Don’t Hide the Madness

DegasOver the past several months I have attended a number of arts’ events. There were a couple of poetry readings, some painting exhibitions, that sort of thing. The one thing all these events had in common was the type of artist they attracted. I suppose you would call them enthusiastic amateurs. The poetry comprised of the, “I saw a butterfly. It reminded me of mother. I cried,” sort of thing. The visual arts tended to be mostly pretty pictures of bucolic scenes copied from photographs. The word ‘charming’ comes to mind.

Charming. Perhaps. But is that art?

Yes, that’s a tricky question and one we have been toying with since, I suspect, people decorated the walls of their caves.

One of the things these poets and artists had in common was a desire to ‘express themselves.’ I don’t doubt their sincerity, but I do question the artistic merit of some of their results. There was something so ephemeral about these offerings. The poems and paintings, many of them, were positively wispy. Surely one of the key components of art is its ability to resonate? To endure?

The work the true artist produces isn’t easy. Sometimes it’s dark, challenging, and even disturbing. Very rarely is it charming.

For the artist, the work is all. Crafting the perfect line or expressing an idea on canvas is what matters. The artist knows that a lot of people won’t get what they’re trying to do. The work is what matters, though, not the acclaim.

This was what I found most unsettling in the events I mentioned. The majority of people were present to be acclaimed, to be told how talented they were. That was what mattered; not the actual work. Or, at least, that’s how it seemed to me.

At one of these events, I had been invited to read my own work. For a variety of reasons, that didn’t happen. My friend who accompanied me was outraged, but to be honest I was relieved. The opening scene of my work in progress, a tale of madness and violence, would have had no place in a charming garden full of charming people reading their charming poems.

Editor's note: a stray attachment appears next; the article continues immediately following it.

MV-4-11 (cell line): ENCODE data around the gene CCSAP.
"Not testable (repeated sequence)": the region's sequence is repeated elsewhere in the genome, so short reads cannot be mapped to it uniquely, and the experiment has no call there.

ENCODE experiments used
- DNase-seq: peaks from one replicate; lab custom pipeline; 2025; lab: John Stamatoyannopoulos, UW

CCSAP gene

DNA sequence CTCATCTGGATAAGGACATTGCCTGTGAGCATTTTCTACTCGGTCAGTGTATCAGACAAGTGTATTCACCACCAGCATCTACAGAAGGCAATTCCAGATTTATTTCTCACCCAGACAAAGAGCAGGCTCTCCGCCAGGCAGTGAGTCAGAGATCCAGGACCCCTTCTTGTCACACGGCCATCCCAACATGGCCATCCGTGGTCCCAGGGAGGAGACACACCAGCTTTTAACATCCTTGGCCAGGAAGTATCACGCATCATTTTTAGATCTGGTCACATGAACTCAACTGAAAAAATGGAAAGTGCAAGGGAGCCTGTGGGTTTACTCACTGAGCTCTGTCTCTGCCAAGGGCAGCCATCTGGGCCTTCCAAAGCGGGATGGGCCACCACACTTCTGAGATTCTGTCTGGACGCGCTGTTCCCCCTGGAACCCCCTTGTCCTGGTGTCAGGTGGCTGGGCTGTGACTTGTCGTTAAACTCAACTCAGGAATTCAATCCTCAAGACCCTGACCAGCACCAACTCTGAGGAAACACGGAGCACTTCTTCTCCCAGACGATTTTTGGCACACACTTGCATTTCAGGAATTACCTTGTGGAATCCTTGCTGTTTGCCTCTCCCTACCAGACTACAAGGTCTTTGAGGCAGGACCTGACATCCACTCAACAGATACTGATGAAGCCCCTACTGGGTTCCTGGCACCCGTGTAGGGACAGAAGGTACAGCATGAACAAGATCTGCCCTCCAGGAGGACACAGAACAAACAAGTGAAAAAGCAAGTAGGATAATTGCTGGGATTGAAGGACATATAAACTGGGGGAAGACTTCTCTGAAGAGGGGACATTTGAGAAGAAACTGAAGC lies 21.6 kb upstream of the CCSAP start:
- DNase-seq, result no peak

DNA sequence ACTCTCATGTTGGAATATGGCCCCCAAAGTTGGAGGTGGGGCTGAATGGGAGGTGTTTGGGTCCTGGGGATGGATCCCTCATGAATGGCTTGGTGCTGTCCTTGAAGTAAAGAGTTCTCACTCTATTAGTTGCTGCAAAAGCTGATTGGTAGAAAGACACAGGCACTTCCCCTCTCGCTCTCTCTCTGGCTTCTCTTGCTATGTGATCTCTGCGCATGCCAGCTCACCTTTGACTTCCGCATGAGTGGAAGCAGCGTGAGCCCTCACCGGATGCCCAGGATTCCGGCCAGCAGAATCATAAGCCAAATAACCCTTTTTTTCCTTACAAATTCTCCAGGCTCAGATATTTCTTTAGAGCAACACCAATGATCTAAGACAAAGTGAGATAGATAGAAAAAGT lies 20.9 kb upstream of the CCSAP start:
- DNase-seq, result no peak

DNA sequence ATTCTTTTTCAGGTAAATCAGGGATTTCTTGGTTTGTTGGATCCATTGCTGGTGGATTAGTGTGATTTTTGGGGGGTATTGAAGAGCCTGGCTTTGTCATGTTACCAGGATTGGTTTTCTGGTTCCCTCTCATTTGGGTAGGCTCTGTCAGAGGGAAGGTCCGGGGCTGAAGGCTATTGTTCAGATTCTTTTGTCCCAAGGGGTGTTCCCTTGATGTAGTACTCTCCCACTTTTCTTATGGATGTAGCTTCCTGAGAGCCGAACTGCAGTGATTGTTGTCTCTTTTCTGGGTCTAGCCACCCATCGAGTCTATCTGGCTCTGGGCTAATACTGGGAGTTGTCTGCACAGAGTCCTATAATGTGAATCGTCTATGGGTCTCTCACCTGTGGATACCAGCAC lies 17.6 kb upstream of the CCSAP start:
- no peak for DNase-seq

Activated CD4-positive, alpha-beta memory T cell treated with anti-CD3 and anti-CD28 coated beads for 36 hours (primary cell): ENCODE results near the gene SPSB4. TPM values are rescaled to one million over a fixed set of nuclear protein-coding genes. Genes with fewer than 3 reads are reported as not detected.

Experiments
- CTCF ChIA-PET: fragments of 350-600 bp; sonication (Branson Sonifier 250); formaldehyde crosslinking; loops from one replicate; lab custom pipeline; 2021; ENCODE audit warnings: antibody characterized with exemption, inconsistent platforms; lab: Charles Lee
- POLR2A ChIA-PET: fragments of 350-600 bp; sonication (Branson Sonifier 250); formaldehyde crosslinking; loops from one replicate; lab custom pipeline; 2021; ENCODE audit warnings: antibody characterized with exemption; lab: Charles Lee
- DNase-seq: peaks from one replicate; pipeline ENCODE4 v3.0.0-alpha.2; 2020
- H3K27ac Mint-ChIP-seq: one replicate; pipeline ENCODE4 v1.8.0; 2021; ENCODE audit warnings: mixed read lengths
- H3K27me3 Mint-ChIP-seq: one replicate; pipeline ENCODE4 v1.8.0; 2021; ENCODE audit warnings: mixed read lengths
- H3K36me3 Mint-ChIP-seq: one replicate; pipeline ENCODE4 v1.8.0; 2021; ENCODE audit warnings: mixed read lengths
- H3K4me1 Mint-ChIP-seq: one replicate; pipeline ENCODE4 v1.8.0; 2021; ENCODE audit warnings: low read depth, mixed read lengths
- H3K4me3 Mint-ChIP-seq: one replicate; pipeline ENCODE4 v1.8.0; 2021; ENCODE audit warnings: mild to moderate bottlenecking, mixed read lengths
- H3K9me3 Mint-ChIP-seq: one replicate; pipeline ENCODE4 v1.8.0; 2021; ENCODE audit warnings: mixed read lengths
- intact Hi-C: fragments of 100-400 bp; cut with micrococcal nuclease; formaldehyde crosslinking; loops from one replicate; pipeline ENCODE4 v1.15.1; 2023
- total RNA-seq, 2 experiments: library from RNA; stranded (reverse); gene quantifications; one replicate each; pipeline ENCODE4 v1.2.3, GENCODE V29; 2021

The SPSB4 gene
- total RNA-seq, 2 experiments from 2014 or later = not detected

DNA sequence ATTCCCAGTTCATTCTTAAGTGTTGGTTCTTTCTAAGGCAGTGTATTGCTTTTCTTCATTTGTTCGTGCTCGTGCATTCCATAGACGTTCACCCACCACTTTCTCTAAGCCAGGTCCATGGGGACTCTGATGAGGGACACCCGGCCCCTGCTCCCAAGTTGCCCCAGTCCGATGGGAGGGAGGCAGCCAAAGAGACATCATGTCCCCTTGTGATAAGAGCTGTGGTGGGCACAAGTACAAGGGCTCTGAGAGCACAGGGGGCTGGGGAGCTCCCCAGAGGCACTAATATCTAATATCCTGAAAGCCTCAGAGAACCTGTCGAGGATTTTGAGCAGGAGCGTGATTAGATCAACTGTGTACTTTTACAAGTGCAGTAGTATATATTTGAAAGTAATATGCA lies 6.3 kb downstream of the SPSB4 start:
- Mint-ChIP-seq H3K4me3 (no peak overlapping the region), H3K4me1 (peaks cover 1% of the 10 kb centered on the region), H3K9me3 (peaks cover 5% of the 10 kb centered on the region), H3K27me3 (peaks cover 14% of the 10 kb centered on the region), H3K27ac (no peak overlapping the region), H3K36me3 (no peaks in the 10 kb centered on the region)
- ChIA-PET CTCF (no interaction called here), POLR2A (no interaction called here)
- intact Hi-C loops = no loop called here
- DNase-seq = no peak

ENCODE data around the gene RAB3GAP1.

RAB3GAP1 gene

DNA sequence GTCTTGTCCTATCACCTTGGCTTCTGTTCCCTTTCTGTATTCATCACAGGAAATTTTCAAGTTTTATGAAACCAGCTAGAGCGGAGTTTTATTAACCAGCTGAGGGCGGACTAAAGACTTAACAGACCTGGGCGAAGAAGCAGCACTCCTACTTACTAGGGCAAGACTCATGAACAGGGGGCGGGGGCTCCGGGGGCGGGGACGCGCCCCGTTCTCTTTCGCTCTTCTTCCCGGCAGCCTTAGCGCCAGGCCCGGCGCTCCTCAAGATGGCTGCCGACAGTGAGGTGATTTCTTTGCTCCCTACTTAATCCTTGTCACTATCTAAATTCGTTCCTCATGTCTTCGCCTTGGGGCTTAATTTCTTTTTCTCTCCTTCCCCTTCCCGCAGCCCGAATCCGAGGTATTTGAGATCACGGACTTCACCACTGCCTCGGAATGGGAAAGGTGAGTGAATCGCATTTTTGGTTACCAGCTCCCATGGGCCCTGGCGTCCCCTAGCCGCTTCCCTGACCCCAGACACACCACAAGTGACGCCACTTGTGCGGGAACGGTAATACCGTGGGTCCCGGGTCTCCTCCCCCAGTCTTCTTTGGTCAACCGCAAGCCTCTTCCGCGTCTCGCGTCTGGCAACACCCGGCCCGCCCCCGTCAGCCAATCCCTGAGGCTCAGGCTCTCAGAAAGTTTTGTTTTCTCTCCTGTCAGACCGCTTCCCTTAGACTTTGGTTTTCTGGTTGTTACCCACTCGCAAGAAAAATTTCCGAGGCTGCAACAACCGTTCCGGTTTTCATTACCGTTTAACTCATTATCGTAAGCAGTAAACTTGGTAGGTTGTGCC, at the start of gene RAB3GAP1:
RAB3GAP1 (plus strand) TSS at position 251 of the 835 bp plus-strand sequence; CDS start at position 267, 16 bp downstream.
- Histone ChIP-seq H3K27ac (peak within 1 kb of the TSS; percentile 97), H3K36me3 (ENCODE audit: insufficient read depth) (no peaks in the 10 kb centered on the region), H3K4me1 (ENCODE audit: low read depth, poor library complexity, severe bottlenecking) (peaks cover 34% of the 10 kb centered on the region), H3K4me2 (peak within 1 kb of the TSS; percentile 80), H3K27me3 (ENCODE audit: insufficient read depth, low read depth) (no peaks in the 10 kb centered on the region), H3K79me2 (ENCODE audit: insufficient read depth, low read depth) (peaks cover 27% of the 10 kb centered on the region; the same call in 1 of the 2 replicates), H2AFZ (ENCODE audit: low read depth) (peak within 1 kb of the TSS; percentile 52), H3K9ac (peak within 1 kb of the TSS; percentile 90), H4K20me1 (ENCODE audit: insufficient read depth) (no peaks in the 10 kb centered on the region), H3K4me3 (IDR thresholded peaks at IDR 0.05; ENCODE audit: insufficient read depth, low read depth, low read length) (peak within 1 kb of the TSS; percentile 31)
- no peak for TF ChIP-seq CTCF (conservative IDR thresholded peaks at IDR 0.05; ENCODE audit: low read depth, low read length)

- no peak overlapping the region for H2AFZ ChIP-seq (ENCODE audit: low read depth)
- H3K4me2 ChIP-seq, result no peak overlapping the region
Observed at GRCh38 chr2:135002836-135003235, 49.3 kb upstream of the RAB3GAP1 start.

My friend Carrie, a painter, spends months on her pictures. She takes me painting with her sometimes and we wrestle with nature. Well, I wrestle. Carrie is a true artist and she thinks nothing of spending three hours just getting the lines of one tree right. There’s no sense of it being an effort for her. Sure, it may take a long time to reach the sort of perfection she craves, but the process is what she loves. I’m much more slapdash with my paints, which probably explains why I’m a writer and not an artist. I take those sort of pains with words and with as much pleasure.

There’s nothing wrong with being a talented amateur. Every professional was one once. Nor is there anything wrong in expecting other people to admire the things one produces. However, I do think there’s a danger in assuming every quick and easy idea that drops from one’s pen or brush is art. With work, it may become so, but it will take time, effort, study, and diligence.

Art can be unsettling. It is provocative. It isn’t safe. That’s what makes it fun.

Follow your inner moonlight; don’t hide the madness.

–Allen Ginsberg.


About Geri Schear

Geri Schear is an award-winning novelist, author of three Sherlock Holmes and Lady Beatrice books published by MX Publishing. Her short stories have appeared in a number of journals. For further information, see her page at Amazon:
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2 Responses to Don’t Hide the Madness

  1. Dick Gillman says:

    Ah, my new art is challenging… and frustrating and often very satisfying. Even the bin thinks so on some occasions. You must have a go at acrylic flow painting, Geri. It isn’t (or shouldn’t be) just bash the paint in the cup and flip it onto the canvas, give it a tilt…and Voila! The last supper if you hold it at a certain angle and then squint at it in a certain light! I have to work at mine, sort out the paint interactions, paint densities, colour combinations and paint order, plus, hone your pouring technique to get a reasonable composition. Some of mine are real corkers, definitely not chocky box!

    Dick xx


  2. Geri Schear says:

    You’ll have to send me some photos of your art work, Dick. Sounds fascinating.


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